Table 3: Marital status of breastfeeding mothers in Juba from Dec 2013-Jun 2014.

 

Frequency

Percent

Valid Percent

Cumulative Percent

Self-employed

10

8.1

8.1

8.1

Private Sector

5

4.1

4.1

12.2

Public Sector

10

8.1

8.1

20.3

None

98

79.7

79.7

100.0

Total

123

100.0

100.0

 


Table 4: Occupation of nursing mothers in Juba from Dec 2013-Jun 2014.

 

Payam

Frequency

Percent

Valid Percent

Cumulative Percent

Juba

27

22.0

22.0

22.0

Kator

32

26.0

26.0

48.0

Munuki

52

42.3

42.3

90.3

Rajaf

12

9.7

9.7

100.0

Total

123

100.0

100.0

 

 

Table 5: Residence of mothers in Juba city from Dec 2013-Jun 2014.

 

 

Frequency

Percent

Valid Percent

Cumulative Percent

Christianity

115

93.5

93.5

93.5

Islam

7

5.7

5.7

99.2

None

1

.8

.8

100.0

Total

123

100.0

100.0

 

 

Table 6: Religion of nursing mothers in Juba from Dec 2013-Jun 2014.

 

 

Frequency

Percent

Valid Percent

Cumulative Percent

Yes

10

8.1

8.1

8.1

No

113

91.9

91.9

100.0

Total

123

100.0

100.0

 

 

Table 7: Cases of Chronic Illness among breastfeeding mothers in Juba from Dec 2013- Jun 2014.

 

 

Frequency

Percent

Valid Percent

Cumulative Percent

Regularly Attended

95

77.2

77.2

77.2

Irregularly Attended

14

11.4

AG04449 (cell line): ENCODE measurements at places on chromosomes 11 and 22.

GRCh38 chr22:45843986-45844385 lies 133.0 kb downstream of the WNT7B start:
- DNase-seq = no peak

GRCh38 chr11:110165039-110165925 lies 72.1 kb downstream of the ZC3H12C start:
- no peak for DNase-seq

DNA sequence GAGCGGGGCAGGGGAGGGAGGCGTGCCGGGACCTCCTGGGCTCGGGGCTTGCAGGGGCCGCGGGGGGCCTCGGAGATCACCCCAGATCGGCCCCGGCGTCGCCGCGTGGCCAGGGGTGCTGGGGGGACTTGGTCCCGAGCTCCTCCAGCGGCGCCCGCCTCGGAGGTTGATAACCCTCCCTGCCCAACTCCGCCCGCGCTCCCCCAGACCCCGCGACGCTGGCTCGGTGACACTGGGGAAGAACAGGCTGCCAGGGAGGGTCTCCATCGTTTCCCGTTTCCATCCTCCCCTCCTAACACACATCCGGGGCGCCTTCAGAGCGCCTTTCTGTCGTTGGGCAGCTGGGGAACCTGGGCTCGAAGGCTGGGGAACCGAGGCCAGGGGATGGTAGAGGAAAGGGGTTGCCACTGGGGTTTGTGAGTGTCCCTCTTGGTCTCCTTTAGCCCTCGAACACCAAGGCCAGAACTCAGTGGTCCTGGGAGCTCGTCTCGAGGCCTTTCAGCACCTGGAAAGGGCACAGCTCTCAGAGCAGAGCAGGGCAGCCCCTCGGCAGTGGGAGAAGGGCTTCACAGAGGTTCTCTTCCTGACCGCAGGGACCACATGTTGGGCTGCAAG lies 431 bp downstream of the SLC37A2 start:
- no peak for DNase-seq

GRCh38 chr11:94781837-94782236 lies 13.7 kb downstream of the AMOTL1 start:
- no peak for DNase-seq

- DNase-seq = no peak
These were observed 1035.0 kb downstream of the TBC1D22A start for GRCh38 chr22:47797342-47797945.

11.4

88.6

No ANC Attended

13

10.6

10.6

99.2

Do not Know

1

.8

.8

100.0

Total

123

100.0

100.0

 

 

Table 8: Responses of breastfeeding mothers to ANC Visits in Juba from Dec 2013- Jun 2014.

 

 

Frequency

Percent

Valid Percent

Cumulative Percent

Male

63

51.2

51.2

51.2

Female

60

48.8

48.8

100.0

Total

123

100.0

100.0

 

 

Table 9: Sex of breastfed infants at Al-Sabah Hospital in Juba from Dec 2013-Jun 2014.

 

 

 

Frequency

 

Percent

Valid Percent

Cumulative Percent

Jun

1

.8

.8

.8

May

15

12.2

12.2

13.0

Apr

13

10.6

10.6

23.6

Mar

12

9.8

9.8

33.3

Feb

13

10.6

10.6

43.9

Jan

25

20.3

20.3

64.2

Dec

44

35.8

35.8

100.0

Total

123

100.0

100.0

 


Table 10: Month of Birth(age)of infants in Juba from Dec 2013-Jun 2014.

 

 

Frequency

Percent

Valid Percent

Cumulative Percent

no

24

19.5

19.5

19.5

yes

99

80.5

80.5

100.0

Total

123

100.0

100.0

 

 

Table 11: Possession of Immunization Card by infants in Juba from Dec 2013-Jun 2014.

 

 

Frequency

Percent

Valid Percent

Cumulative Percent

Infants

20

16.3

16.3

16.3

Children<2yrs

24

19.5

19.5

35.8

Adults>60yrs

26

21.1

21.1

56.9

None

53

43.1

43.1

100.0

Total

123

100.0

100.0

 

 

Table 12: Other Dependents in the house of nursing mothers in Juba from Dec 2013-Jun 2014.

 

 

Frequency

Percent

Valid Percent

Cumulative Percent

no

5

4.1

4.1

4.1

yes

118

95.9

95.9

100.0

Total

123

100.0

100.0

 


Table 13: Breastfeeding Infants (Yes/No) in Juba from Dec 2013-Jun 2014

 

 

Frequency

Percent

Valid Percent

Cumulative Percent

no

5

4.1